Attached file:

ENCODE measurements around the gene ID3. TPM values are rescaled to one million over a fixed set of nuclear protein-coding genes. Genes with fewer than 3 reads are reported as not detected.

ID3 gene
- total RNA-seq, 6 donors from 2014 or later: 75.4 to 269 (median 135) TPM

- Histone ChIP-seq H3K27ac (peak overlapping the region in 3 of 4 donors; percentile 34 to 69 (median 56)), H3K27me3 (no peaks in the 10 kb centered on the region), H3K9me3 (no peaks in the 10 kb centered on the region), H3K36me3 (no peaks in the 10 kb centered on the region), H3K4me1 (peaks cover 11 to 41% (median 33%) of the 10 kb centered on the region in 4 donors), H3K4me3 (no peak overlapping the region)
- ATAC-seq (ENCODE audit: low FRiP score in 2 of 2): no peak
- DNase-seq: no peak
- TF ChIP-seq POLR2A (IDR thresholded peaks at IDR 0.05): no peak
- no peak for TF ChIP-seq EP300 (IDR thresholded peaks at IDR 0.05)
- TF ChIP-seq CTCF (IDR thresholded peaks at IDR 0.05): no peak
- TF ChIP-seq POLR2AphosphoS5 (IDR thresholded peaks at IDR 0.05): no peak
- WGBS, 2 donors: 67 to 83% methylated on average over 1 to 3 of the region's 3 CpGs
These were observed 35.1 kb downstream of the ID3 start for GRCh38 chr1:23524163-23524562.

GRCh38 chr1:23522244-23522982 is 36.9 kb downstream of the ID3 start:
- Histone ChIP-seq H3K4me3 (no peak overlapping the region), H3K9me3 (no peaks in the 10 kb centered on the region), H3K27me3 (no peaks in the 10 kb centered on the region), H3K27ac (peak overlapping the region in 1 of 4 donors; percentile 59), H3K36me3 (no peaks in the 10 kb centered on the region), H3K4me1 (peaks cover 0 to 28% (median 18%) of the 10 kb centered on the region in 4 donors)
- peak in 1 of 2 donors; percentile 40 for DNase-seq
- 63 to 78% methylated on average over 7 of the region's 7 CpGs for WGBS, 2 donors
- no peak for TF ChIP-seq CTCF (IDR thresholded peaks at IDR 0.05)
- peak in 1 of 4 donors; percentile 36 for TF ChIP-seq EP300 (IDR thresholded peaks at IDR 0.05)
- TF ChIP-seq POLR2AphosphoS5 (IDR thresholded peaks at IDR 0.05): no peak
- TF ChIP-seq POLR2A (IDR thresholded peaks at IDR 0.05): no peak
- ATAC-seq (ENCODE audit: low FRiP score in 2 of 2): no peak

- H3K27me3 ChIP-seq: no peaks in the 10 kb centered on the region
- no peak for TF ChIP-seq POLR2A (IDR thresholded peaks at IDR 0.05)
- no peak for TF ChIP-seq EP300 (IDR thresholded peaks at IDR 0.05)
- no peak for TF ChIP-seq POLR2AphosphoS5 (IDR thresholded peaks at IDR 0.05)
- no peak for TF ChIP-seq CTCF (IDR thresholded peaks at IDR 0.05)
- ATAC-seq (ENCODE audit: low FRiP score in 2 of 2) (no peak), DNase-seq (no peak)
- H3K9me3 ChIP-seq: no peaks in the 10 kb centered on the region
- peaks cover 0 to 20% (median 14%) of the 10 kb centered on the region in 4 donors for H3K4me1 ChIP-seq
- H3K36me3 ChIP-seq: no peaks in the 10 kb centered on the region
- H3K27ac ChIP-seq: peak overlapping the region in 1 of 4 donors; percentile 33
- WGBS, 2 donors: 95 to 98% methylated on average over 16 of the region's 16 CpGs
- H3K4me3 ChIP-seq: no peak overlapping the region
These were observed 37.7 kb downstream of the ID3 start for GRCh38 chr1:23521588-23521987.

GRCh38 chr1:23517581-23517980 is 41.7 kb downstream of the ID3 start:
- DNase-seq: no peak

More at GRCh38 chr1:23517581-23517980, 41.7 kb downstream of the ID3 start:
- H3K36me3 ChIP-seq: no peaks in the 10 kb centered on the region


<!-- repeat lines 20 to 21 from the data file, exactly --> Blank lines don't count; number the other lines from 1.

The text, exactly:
- TF ChIP-seq POLR2A (IDR thresholded peaks at IDR 0.05): no peak
- ATAC-seq (ENCODE audit: low FRiP score in 2 of 2): no peak